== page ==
In Cleveland’s first attempt to be a Bike Friendly Community—an honor that the League of American Bicyclists bestows upon cities that make progress in the five “Es” of bike sainthood (Engineering, Education, Encouragement, Enforcement, Evaluation & Planning)—the city didn’t rank higher than an honorable mention.
The city’s Planning Department offered a response in 2010 with its Active Transportation Plan. In it, planners spun a vision for how the city would improve, including big goals like a 180-mile bike way system with the Towpath Trail as its spine. The 2010 plan pointed to policies like Complete Streets (finally passed in 2011), and an ordinance written in 2008 that requires all parking lot operators in the city to install bike racks.
“The Cleveland bicycle parking ordinance will be the tool that finally allows us to provide plentiful, safe and convenient bike parking across the city,” the city plan states.
The Cleveland Bike Parking Ordinance requires parking lot operators to install one bike spot for every 20 car spots with a maximum of 24 bike racks. Existing operators had two years to comply with the law.
But, a review conducted by the Downtown Cleveland Alliance (DCA) in November 2012 found wide scale non-compliance with the city’s bike parking ordinance at downtown parking operations.
DCA staff inspected parking garages and surface lots in the Gateway and Warehouse districts, Erieview, the Theater District and the civic center and found that only 15 out of 108 lot operators have installed bike racks.
Since parking lots require the city’s annual license of operation, Cleveland has a stick that in could use to enforce the bike parking ordinance.
And, at the prompting of GCBL, the city moved quickly to rectify the situation, mailing a pointed letter demanding that all parking lot and garage operators fall in line.
“Beginning in April (2013), the City will begin to take enforcement action against any licensed parking facilities that are not in compliance with the law,” Bob Brown, Director, Cleveland City Planning Commission wrote in a letter dated March 4.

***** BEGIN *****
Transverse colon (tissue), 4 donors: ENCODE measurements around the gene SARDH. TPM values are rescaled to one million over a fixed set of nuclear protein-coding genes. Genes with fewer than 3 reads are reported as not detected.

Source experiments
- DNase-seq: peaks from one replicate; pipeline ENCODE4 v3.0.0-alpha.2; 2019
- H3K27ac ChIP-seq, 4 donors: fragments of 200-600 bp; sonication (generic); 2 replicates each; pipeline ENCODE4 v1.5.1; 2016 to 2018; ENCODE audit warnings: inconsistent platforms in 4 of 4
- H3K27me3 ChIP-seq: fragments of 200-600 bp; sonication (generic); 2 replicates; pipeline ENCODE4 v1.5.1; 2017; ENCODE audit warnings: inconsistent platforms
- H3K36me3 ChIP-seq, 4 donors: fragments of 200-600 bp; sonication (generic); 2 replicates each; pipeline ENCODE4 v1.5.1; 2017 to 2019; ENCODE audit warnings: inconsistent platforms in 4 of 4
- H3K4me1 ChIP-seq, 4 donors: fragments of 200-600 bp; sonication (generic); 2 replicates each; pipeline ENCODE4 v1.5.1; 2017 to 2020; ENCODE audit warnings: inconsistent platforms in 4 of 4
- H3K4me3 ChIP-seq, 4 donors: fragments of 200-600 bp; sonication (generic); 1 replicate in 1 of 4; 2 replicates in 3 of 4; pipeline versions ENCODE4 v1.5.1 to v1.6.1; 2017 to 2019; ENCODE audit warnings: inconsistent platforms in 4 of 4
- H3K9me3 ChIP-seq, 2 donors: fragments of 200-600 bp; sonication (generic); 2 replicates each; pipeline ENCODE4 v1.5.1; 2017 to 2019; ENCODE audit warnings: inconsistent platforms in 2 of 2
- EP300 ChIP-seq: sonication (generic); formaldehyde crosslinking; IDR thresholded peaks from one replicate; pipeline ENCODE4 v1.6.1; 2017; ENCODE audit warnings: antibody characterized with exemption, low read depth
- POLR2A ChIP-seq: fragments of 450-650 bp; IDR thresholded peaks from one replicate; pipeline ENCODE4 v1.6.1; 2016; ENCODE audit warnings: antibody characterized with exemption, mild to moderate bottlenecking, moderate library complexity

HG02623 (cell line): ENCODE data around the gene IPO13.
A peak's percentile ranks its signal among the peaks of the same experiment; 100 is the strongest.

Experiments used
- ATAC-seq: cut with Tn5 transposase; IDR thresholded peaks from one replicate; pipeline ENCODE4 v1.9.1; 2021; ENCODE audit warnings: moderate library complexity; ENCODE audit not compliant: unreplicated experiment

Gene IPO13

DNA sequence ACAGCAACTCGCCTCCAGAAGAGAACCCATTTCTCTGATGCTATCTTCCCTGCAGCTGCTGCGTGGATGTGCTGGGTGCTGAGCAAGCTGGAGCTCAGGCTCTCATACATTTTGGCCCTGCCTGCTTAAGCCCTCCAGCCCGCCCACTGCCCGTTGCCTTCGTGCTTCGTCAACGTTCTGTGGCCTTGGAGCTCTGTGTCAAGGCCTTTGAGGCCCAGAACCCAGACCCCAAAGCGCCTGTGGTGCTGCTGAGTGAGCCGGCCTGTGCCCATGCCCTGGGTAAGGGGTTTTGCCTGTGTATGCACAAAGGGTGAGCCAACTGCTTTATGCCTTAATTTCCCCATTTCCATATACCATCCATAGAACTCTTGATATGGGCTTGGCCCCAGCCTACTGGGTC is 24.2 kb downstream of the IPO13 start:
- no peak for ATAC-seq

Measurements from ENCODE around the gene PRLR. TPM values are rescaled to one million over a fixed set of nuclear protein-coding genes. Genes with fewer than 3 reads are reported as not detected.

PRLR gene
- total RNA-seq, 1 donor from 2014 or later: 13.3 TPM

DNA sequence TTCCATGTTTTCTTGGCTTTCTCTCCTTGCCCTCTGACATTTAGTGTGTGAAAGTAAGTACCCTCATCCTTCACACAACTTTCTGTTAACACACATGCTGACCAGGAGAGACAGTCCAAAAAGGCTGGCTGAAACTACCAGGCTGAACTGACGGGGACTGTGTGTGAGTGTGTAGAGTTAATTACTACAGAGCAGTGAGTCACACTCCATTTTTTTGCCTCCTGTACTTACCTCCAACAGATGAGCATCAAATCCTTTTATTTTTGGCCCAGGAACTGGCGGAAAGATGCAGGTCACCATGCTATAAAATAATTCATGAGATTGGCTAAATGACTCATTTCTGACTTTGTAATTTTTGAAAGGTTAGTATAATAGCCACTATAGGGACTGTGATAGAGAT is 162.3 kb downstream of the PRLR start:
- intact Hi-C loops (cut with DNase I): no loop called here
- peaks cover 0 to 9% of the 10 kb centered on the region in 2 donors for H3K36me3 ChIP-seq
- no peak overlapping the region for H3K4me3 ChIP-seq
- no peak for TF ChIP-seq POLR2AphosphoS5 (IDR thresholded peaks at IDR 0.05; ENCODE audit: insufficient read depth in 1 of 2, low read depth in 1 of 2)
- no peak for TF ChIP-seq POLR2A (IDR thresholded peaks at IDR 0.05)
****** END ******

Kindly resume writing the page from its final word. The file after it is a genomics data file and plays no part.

The letter details the history of outreach including presentations on the bike parking ordinance in 2008 and reminders in 2010 to the Cleveland Parking Association.
Cleveland might also dangle a carrot in the form of a direct education campaign.
To that effect, GreenCityBlueLake conducted a mini-survey of the city’s bike parking ordinance in 2010. At the time, we credited three of downtown’s biggest garages for their bike racks. We encouraged parking lot operators to look to The Cleveland Clinic and its newly installed bike racks at its E. 89th and E. 93rd Street garages for guidance on rack type and placement. And we advised that with an education program, the garages will make the most of this opportunity—install the proper racks, with ample room to use them, and brand themselves as ‘green.’
The city included with the compliance letter a copy of its “Bicycle Parking Guidelines: A set of recommendations from the Association of Pedestrian and Bicycle Professionals”.
"Safe, secure, covered bike parking is important to continue to encourage more people to ride a bike,” Bike Cleveland executive director Jacob Van Sickle concludes. “Think of it this way, would you drive your car to work if you knew it was going to get vandalized, stolen, or taken away by police because you didn't have a place to park? No. The same is true for people on bikes; they need safe, secure bike parking, which this ordinance requires and parking garages are not complying with."
The city did get some credit from the League of American Bicyclists for installing 500 individual bike racks around Cleveland at schools, recreation centers, and neighborhood retail districts, in 2009. And it will earn points for building, in 2011, The Bike Rack, secured indoor bike parking, with a maintenance shop, bike rentals and shower facilities for individuals commuting to work downtown by bike.
Time will tell, but it is our firm hope that we’re not repeating the same story two years from now.